Campers have known the benefit of solar water heating, but homeowners are just starting to see the benefits of letting the sun heat their water instead of paying the power company to do it for them. There are two different types of solar heating systems: passive, which doesn’t rely on circulating pumps and controls, and active, which does.
You will still need a well-insulated storage tank so don’t throw away your water heater just yet. You can opt to add a solar storage tank which has additional outlets and inlets that connect it to and from the collector to form a two-tank system. In which the solar water heater preheats the water making the amount of energy needed to heat the water to desired temperature much less. The other option is to go completely solar and get a solar tank that has a back up water heater in it. Since nights and cloudy days can have a significant effect on how much water is heated by the sun.
For us needing a residential system we have three options:
- Evacuated-tube solar collectors
- This system features parallel rows of transparent glass tubes. The tube is made of a glass outer tube with a metal absorber tube attached to a fin. This fin has a coating which absorbs solar energy nut stops radiative heat loss. Though this system is used more in commercial applications it is available for residential use also.
- Flat-plate collector
- For this system glazed flat-plate which are insulated are contained inside a weatherproof box. The box will have a dark absorber plate situated under one or more glass/plastic cover. There is also a unglazed flat-plate collector system that is typically found for heating pool water. This system also has a dark absorber plate, which can be made of metal or plastic, but it does not have a cover or enclosure.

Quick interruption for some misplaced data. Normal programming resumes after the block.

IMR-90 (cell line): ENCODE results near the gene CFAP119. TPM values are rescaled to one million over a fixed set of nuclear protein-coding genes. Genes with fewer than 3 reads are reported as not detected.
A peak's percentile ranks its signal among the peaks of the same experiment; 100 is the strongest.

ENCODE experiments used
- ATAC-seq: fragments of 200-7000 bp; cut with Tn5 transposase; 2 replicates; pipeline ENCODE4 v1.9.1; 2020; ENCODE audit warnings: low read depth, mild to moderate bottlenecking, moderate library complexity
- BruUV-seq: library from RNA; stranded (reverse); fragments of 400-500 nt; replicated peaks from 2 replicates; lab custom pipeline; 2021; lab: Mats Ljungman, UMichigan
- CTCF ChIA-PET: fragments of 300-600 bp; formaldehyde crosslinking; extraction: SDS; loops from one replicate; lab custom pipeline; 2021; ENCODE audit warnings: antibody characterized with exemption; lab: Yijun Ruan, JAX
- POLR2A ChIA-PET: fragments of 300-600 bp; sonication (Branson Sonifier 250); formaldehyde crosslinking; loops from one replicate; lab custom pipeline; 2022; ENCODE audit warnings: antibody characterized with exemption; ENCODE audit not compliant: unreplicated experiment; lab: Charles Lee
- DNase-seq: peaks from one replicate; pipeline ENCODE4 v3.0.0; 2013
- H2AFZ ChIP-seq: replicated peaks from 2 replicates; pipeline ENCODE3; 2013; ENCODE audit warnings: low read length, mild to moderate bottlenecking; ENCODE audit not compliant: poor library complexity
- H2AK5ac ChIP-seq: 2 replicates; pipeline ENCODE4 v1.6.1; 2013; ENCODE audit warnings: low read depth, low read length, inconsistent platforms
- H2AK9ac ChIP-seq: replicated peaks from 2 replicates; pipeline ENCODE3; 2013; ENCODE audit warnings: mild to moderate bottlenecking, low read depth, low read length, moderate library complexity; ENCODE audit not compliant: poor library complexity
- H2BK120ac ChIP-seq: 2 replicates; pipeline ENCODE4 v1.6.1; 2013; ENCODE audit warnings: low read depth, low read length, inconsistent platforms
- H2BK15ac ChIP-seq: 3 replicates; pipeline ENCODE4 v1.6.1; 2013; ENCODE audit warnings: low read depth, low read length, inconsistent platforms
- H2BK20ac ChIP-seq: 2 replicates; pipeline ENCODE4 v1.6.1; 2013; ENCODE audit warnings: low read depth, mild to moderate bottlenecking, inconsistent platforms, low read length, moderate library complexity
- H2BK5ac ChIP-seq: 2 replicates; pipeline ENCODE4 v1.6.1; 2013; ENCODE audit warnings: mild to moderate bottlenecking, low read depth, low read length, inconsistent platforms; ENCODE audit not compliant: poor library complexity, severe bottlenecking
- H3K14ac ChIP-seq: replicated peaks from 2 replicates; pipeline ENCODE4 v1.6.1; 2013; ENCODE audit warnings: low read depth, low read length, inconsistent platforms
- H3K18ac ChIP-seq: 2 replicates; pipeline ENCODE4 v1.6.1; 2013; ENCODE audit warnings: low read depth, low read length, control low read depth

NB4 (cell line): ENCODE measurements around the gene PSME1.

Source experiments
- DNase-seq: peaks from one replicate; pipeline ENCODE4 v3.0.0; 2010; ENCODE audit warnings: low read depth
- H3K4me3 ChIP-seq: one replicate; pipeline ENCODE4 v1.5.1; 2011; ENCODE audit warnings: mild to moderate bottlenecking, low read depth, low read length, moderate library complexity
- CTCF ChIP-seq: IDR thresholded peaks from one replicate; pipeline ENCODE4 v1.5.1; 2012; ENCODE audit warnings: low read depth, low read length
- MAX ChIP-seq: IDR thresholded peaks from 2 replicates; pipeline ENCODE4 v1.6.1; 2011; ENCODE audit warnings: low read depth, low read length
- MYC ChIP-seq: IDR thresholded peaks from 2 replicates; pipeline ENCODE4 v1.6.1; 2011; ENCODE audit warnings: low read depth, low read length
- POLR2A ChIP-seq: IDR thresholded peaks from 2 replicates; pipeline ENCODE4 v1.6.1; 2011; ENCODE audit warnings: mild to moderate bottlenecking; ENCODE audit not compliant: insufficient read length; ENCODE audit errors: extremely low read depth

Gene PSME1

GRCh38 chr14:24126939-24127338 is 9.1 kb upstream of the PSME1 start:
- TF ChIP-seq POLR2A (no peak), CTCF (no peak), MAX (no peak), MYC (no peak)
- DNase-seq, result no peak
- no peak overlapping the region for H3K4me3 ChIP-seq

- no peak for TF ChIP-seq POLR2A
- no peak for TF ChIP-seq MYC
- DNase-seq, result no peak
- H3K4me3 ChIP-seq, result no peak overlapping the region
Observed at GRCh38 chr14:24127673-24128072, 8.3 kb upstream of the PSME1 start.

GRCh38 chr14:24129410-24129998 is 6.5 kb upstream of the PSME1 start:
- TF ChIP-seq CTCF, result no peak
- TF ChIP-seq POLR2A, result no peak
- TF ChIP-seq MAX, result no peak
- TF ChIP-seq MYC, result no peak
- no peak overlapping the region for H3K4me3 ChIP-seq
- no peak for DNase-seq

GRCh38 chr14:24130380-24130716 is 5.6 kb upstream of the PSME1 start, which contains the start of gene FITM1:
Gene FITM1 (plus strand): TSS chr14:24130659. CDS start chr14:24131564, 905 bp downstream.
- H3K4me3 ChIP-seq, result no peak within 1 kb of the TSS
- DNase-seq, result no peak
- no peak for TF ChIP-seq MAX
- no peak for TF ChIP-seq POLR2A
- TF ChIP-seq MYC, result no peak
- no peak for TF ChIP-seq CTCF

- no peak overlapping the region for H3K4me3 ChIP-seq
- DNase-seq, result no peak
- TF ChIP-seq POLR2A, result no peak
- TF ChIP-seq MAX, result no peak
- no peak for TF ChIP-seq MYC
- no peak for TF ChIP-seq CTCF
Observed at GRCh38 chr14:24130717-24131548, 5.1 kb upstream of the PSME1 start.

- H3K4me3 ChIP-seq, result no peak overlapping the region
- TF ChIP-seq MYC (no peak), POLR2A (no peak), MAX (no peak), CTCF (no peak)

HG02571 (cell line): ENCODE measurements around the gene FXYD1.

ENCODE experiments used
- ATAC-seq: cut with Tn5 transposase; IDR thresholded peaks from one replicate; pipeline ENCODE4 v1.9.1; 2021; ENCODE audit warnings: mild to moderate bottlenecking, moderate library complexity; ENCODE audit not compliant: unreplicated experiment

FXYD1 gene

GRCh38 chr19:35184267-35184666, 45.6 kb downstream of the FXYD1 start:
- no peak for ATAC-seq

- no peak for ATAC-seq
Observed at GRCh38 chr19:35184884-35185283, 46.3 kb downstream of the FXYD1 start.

- Integral collector-storage systems
- These can also be called a ICS or batch system, as they feature black tanks(s) or tubes in an insulated, glazed box. This is a two tank system as cold water will first past through the solar collector to preheat it then continue on to a conventional water heater. This system will always be a source of reliable hot water, though it can only be installed in climates that no to a mild-freeze because of the possibility of the outdoor pipes freezing or bursting in sever weather.
For those who want an active solar water heating system you can use one of two systems. The first is a direct circulation system which uses pumps to move the water through the collector and into the home. Once again only advised in mild climates because of the damage freezing can have on the outdoor parts of the system. The second is an indirect circulation system which uses an alternative non-freezing fluid through the collectors and then into a heat exchanger. Where the water is the heated before flowing into the home. This system is designed to withstand freezing temperatures so is ideal for sever cold winter areas.
Your solar water heating system can be as simple or as complex as you wish. As any camper knows you can hang water in a black bag and have a hot shower in after a few hours.
You need to make a list of what you truly want your system to accomplish, how you wish it done (by professionals or as a DIY), how much you wish to invest, and so on. Then do in-depth research for your area, talk to other who have a system, try it out on your pool (if you have one), then do it. You will be amazed at the difference it will make in your energy usage.
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